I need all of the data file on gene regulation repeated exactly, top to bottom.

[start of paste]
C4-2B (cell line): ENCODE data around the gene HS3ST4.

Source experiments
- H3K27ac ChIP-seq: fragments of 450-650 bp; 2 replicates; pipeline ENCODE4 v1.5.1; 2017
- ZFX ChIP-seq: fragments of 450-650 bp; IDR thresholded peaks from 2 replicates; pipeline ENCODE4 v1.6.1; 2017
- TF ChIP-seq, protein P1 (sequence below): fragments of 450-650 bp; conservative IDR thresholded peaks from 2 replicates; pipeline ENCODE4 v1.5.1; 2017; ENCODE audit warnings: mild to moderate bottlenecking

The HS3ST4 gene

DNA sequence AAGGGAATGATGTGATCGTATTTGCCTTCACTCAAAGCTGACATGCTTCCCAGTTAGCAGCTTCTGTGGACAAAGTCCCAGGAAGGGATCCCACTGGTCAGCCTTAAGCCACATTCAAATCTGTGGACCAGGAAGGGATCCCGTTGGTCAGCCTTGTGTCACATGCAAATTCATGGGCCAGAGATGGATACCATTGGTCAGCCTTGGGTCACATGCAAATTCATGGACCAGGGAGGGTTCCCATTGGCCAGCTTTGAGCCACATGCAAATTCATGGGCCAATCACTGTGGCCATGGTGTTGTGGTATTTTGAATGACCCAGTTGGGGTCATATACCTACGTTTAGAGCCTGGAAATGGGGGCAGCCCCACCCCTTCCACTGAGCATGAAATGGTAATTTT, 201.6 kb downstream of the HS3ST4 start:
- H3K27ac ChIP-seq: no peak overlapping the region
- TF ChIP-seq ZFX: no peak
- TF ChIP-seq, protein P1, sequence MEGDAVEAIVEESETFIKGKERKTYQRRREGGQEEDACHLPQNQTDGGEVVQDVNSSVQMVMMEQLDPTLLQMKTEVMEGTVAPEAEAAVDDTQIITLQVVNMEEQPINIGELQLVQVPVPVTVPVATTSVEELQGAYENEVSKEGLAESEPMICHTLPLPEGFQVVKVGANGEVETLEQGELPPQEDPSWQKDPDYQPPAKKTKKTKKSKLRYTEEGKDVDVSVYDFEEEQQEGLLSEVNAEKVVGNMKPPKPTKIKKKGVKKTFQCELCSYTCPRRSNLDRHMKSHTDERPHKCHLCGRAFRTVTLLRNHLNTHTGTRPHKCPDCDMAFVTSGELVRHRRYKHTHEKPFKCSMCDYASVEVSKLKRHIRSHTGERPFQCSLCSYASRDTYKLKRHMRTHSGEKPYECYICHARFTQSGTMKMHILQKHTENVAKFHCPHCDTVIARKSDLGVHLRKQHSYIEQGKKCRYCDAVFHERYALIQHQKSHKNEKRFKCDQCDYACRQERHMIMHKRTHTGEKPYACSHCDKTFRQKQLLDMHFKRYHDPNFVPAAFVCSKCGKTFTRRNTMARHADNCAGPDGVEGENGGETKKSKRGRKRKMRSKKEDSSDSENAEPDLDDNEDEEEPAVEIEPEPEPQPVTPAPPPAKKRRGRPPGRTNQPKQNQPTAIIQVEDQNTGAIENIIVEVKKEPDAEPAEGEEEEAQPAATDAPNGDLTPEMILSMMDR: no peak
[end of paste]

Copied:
C4-2B (cell line): ENCODE data around the gene HS3ST4.

Source experiments
- H3K27ac ChIP-seq: fragments of 450-650 bp; 2 replicates; pipeline ENCODE4 v1.5.1; 2017
- ZFX ChIP-seq: fragments of 450-650 bp; IDR thresholded peaks from 2 replicates; pipeline ENCODE4 v1.6.1; 2017
- TF ChIP-seq, protein P1 (sequence below): fragments of 450-650 bp; conservative IDR thresholded peaks from 2 replicates; pipeline ENCODE4 v1.5.1; 2017; ENCODE audit warnings: mild to moderate bottlenecking

The HS3ST4 gene

DNA sequence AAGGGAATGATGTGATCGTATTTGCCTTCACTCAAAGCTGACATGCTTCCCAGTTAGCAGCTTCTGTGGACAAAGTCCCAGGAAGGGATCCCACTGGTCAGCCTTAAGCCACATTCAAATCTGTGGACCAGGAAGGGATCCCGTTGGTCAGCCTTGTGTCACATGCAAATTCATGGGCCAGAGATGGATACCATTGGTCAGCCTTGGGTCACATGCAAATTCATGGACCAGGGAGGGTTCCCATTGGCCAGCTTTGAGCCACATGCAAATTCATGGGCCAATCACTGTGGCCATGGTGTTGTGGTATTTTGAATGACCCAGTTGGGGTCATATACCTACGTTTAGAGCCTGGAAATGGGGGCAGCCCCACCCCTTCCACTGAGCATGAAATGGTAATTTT, 201.6 kb downstream of the HS3ST4 start:
- H3K27ac ChIP-seq: no peak overlapping the region
- TF ChIP-seq ZFX: no peak
- TF ChIP-seq, protein P1, sequence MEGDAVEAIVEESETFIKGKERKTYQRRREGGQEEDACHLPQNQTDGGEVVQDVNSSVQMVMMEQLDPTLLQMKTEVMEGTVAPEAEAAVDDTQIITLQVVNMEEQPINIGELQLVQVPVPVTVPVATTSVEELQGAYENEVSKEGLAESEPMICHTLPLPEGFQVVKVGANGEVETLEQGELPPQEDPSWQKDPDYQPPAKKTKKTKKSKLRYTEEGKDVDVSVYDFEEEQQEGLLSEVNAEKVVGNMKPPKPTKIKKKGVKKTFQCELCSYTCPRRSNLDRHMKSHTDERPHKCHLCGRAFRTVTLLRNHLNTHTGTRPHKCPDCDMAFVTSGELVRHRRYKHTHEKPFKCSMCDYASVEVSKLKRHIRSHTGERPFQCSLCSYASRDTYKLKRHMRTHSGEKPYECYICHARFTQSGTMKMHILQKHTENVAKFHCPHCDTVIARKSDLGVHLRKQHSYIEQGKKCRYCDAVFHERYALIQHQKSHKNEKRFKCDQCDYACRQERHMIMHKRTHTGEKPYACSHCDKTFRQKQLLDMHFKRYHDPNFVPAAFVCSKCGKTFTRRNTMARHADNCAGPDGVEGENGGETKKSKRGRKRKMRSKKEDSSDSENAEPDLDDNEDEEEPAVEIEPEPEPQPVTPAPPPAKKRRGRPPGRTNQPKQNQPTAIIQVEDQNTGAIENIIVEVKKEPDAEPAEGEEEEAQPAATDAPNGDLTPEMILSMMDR: no peak